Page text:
• Persecutory Delusions: The person in Persecutory Delusional Disorder leads its victim to believe that they are not being treated well by others or that someone is out to harm them in any way. 
  • Somatic Delusions: Somatic Delusional Disorders are focused on perceived physical impairments or medical issues.
  • Mixed Delusions: Persons with Mixed Delusional Disorders have two or more of the types of delusions listed above.

Common Complications of Delusional Disorder:

Individuals that suffer from Delusional Disorder may develop depression because of the consequences that occur related to their delusions. Reacting to the delusions also can evoke feelings of fear or they can lead to legal problems. For example, an individual with erotomanic delusions stalks or bothers the object of their delusion and their actions (e.g., stalking) can lead to an arrest. The individual can also be socially isolated and especially if their delusions interfere or harm their relations with others.

Diagnosis of Delusional Disorder:

There currently is no lab or medical tests available to determine a diagnosis of Delusional Disorder. If medical tests are done, it is to rule out any physical cause for the symptoms of Delusional Disorder. These include:

  • Obsessive-compulsive disorder
  • Epilepsy
  • Alzheimer’s disease
  • Hallucination
  • Delirium
  • Schizophrenia or other mental health problems

If medical reasons for the symptoms are ruled out, the individual may be referred to a psychiatrist to collaborate on the diagnosis and for potential psychotropic medications.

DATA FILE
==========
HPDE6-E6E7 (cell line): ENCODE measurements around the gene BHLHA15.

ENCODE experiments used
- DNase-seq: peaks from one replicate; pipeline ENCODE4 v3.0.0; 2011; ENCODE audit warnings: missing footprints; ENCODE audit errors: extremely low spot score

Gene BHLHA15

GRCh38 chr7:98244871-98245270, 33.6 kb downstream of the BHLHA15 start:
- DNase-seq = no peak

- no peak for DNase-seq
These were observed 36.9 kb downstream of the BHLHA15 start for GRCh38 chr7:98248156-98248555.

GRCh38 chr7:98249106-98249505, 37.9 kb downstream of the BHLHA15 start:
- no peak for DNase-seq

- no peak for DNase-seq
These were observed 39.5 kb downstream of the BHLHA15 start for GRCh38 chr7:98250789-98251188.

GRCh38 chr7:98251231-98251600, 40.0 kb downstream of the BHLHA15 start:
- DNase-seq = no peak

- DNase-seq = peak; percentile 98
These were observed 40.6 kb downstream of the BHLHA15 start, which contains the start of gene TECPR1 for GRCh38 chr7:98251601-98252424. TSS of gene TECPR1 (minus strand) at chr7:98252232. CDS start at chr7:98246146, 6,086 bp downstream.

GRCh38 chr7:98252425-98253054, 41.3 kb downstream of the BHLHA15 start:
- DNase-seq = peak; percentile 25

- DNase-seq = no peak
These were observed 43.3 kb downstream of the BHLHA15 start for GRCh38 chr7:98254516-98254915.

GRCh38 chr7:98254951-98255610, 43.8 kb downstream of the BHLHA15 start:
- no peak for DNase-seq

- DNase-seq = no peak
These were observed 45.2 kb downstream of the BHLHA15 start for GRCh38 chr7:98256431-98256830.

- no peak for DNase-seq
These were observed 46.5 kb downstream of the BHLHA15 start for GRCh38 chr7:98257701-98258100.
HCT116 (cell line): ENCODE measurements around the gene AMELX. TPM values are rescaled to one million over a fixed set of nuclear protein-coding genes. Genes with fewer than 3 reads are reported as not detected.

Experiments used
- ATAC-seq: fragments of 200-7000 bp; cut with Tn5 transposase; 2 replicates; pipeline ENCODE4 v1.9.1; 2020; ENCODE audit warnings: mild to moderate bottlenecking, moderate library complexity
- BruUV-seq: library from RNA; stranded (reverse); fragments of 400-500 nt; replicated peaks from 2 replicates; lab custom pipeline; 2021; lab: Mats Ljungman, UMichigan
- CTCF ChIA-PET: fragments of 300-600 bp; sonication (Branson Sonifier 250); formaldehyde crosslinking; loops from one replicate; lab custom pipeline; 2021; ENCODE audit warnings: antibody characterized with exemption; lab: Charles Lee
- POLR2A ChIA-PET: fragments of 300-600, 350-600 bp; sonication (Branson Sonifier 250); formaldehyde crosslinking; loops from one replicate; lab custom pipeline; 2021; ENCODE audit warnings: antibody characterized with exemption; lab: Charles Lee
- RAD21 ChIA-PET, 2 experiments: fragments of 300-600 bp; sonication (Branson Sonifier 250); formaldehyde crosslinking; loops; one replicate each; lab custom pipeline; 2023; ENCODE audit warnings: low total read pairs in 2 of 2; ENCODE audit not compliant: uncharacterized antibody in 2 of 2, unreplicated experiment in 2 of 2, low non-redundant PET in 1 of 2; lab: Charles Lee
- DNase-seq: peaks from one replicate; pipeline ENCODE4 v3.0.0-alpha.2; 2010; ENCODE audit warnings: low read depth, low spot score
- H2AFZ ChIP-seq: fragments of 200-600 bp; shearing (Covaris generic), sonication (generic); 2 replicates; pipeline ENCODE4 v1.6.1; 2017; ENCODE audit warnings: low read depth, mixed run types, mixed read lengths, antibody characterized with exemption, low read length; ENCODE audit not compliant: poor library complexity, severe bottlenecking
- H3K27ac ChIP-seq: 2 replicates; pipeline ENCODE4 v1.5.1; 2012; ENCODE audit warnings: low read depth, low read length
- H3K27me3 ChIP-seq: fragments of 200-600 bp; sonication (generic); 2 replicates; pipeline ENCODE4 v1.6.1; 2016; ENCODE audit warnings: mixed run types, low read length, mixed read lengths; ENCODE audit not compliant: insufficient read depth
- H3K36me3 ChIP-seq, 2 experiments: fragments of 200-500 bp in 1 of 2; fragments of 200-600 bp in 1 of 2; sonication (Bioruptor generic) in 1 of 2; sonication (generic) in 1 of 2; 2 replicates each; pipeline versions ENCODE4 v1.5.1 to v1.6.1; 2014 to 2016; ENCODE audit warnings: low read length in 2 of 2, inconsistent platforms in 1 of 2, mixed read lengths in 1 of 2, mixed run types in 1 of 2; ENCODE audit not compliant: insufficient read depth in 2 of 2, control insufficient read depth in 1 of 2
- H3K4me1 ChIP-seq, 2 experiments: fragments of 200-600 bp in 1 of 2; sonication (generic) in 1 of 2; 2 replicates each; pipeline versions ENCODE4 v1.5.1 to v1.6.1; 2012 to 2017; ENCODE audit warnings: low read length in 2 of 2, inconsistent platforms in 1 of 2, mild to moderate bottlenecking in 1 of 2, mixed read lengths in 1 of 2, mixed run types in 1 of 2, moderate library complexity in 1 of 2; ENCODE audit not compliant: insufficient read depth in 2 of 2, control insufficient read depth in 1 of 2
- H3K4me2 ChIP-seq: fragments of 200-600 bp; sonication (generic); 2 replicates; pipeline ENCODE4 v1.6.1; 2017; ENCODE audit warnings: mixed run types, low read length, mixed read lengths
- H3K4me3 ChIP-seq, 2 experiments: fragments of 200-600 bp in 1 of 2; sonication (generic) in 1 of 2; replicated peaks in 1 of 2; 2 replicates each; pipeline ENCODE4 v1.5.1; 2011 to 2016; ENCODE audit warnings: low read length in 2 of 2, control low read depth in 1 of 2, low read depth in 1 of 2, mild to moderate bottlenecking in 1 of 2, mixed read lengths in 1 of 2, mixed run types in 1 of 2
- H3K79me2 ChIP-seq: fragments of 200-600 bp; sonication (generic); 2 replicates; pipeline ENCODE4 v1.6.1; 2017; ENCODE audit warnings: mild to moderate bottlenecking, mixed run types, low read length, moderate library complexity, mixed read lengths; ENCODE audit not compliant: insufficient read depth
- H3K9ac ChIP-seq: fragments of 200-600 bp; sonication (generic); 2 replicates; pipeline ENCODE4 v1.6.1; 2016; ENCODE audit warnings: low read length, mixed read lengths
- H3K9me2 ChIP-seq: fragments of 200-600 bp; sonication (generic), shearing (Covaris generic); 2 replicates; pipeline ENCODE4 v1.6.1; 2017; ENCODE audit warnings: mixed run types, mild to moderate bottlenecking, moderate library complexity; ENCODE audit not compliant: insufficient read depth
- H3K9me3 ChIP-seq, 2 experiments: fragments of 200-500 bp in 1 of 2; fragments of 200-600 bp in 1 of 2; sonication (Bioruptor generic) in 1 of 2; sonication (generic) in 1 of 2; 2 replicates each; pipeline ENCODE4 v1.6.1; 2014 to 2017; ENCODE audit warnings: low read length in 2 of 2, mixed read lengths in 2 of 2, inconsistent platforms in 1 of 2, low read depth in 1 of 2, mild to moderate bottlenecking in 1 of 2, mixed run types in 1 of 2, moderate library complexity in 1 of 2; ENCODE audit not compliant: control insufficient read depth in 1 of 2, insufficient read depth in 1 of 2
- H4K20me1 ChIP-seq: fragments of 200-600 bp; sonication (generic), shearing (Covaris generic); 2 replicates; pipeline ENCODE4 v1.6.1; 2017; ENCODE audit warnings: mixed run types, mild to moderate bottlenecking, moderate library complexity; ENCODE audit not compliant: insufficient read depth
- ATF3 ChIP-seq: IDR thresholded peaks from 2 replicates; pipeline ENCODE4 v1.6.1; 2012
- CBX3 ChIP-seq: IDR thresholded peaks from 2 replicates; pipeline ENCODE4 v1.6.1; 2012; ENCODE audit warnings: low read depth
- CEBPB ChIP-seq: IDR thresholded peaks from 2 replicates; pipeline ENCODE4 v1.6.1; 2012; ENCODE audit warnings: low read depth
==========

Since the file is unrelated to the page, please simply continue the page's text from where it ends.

To meet the diagnostic criteria for Delusional Disorder the person must have one or more delusions that last for one month or longer. The delusions have to affect the person’s life. The presence of mania or major depression should not accompany the delusions, and another mental health issue, medical condition. or medications are not suspected as the causative factors for symptoms. 

Treatment of Delusional Disorder

Psychotherapy and medications together can help manage Delusional Disorder. The therapeutic approaches best used are: 

  • Individual psychotherapy helps the individual to identify and correct thinking patterns.
  • Cognitive-behavioral therapy helps to recognize and transform the thoughts and behaviors that lead to delusions.
  • Family therapy helps families to deal with the loved one that has Delusional Disorder. 

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Medications: Usually an antipsychotic will be prescribed such as: :

    • Conventional antipsychotics work by blocking dopamine receptors in the brain, which are involved in the development of delusions. Conventional antipsychotics include Fluphenazine (Prolixin) and Loxapine (Oxilapine) etc.
    • Atypical antipsychotics work by blocking dopamine and serotonin receptors in the brain which are both somewhat involved in causing delusional disorder. These drugs include Clozapine (Clozaril) and Iloperidone (Fanapt) etc.
    • Other medicines: Anti-depressants, sedatives, tranquilizers, and anti-anxiety drugs might help with depression, anxiety, or mood swings